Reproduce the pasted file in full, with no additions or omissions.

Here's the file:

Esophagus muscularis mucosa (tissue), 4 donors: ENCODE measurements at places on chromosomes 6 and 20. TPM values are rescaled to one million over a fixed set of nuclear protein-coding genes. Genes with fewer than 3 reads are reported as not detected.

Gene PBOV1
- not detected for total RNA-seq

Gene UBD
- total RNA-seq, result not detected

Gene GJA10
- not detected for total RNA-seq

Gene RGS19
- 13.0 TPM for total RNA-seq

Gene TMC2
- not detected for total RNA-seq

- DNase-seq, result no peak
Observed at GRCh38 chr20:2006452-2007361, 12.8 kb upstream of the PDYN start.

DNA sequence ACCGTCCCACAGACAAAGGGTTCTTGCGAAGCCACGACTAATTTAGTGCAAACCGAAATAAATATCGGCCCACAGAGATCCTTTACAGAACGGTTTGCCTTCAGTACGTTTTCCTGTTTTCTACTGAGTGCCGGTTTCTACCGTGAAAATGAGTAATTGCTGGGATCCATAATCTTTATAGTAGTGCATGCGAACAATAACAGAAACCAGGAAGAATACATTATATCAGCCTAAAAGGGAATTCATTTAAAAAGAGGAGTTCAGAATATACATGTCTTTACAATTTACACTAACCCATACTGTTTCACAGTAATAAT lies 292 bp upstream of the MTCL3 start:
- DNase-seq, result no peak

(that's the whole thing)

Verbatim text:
Esophagus muscularis mucosa (tissue), 4 donors: ENCODE measurements at places on chromosomes 6 and 20. TPM values are rescaled to one million over a fixed set of nuclear protein-coding genes. Genes with fewer than 3 reads are reported as not detected.

Gene PBOV1
- not detected for total RNA-seq

Gene UBD
- total RNA-seq, result not detected

Gene GJA10
- not detected for total RNA-seq

Gene RGS19
- 13.0 TPM for total RNA-seq

Gene TMC2
- not detected for total RNA-seq

- DNase-seq, result no peak
Observed at GRCh38 chr20:2006452-2007361, 12.8 kb upstream of the PDYN start.

DNA sequence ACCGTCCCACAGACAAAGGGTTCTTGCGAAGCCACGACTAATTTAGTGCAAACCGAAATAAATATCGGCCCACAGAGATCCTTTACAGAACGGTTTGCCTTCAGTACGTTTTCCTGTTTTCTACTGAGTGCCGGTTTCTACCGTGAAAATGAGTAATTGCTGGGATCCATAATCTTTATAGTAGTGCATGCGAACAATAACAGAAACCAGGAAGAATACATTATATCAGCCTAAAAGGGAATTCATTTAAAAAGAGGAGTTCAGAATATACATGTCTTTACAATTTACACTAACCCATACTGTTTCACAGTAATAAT lies 292 bp upstream of the MTCL3 start:
- DNase-seq, result no peak